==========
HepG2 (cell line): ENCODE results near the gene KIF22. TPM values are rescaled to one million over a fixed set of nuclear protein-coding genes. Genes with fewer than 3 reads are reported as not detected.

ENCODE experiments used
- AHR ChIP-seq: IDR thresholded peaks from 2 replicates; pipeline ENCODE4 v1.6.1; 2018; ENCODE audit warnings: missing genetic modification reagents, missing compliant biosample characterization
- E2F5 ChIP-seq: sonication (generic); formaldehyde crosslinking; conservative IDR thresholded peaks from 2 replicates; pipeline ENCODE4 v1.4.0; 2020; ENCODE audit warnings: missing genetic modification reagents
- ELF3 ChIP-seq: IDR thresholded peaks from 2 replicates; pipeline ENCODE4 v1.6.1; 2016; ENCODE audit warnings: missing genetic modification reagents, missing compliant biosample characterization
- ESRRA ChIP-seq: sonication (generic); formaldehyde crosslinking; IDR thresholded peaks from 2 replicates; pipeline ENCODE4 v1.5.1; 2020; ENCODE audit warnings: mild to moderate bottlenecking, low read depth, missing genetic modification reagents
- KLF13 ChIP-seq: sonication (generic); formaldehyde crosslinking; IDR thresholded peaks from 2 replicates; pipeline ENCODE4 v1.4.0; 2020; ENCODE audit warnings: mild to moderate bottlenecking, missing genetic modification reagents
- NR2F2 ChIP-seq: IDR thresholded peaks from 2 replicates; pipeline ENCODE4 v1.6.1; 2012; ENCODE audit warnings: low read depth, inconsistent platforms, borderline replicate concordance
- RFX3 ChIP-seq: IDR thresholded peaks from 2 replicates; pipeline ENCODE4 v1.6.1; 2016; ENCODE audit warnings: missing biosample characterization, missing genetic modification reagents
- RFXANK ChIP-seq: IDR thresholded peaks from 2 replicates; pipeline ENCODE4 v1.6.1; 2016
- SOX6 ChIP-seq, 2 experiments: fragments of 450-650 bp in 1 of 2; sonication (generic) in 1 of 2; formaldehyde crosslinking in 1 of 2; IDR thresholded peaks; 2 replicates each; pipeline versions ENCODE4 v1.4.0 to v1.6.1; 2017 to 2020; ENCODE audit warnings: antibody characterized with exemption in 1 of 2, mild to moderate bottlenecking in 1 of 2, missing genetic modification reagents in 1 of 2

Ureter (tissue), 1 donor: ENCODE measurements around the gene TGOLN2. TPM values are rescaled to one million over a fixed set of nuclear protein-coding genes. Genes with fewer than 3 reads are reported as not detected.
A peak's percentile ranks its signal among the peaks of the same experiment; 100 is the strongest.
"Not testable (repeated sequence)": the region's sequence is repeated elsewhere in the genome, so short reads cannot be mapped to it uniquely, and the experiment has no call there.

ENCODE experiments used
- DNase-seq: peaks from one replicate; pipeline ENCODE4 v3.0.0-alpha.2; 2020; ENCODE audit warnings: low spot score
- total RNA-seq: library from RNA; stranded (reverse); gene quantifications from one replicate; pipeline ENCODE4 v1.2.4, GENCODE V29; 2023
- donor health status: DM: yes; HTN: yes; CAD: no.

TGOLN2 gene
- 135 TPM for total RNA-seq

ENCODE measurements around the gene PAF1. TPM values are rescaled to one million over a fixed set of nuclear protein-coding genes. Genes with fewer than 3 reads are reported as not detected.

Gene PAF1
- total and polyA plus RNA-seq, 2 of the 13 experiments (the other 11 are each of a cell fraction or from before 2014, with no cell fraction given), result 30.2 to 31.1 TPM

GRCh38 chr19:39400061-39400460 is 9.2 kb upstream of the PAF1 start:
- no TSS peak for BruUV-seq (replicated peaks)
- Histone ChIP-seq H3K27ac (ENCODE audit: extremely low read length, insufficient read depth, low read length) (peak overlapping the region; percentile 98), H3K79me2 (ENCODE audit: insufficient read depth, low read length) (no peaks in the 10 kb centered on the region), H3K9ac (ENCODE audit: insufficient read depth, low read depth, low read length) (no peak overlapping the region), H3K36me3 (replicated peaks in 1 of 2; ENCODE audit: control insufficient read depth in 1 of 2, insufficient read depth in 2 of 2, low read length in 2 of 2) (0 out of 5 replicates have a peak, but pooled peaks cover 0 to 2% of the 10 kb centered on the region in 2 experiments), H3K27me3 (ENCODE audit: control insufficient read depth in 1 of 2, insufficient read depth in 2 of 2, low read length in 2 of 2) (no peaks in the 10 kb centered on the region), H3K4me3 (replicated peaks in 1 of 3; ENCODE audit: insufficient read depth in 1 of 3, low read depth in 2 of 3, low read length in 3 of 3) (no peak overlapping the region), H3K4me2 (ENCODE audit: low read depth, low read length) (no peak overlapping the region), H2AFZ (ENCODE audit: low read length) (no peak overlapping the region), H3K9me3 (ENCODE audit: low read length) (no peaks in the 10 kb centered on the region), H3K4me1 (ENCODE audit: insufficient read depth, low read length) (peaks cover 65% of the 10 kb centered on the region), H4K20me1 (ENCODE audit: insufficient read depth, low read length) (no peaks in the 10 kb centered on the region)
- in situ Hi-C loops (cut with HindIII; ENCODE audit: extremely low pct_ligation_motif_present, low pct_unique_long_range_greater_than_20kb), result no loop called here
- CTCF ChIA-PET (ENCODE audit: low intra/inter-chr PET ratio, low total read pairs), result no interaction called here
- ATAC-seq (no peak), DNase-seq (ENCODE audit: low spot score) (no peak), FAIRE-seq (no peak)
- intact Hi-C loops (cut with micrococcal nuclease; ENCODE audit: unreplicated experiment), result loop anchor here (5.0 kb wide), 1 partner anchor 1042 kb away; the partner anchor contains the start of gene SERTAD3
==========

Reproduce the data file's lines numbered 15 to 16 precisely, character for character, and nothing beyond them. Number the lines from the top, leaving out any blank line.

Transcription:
ENCODE experiments used
- DNase-seq: peaks from one replicate; pipeline ENCODE4 v3.0.0-alpha.2; 2020; ENCODE audit warnings: low spot score